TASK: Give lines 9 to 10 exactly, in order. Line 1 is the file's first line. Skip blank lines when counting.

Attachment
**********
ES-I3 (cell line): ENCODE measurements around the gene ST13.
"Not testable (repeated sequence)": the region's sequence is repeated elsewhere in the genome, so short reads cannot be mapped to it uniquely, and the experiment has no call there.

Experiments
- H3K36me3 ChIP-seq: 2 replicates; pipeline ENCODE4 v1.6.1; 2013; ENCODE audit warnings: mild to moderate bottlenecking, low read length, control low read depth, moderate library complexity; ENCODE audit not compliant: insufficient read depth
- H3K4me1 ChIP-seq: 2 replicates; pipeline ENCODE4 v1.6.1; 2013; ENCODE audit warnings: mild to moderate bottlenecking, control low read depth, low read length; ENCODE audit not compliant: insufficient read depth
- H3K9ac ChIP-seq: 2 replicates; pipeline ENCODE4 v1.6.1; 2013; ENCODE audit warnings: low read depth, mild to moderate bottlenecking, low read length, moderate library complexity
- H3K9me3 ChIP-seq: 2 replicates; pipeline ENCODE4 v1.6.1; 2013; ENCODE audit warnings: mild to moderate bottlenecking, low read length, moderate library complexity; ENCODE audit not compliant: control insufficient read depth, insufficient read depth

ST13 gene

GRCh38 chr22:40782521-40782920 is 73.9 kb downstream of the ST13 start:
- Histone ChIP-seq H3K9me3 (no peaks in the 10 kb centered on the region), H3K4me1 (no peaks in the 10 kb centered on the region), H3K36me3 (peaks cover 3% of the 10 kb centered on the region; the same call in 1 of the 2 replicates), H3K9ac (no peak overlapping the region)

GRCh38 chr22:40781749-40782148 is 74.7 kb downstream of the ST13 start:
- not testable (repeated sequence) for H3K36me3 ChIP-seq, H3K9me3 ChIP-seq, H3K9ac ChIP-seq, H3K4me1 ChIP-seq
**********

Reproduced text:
GRCh38 chr22:40782521-40782920 is 73.9 kb downstream of the ST13 start:
- Histone ChIP-seq H3K9me3 (no peaks in the 10 kb centered on the region), H3K4me1 (no peaks in the 10 kb centered on the region), H3K36me3 (peaks cover 3% of the 10 kb centered on the region; the same call in 1 of the 2 replicates), H3K9ac (no peak overlapping the region)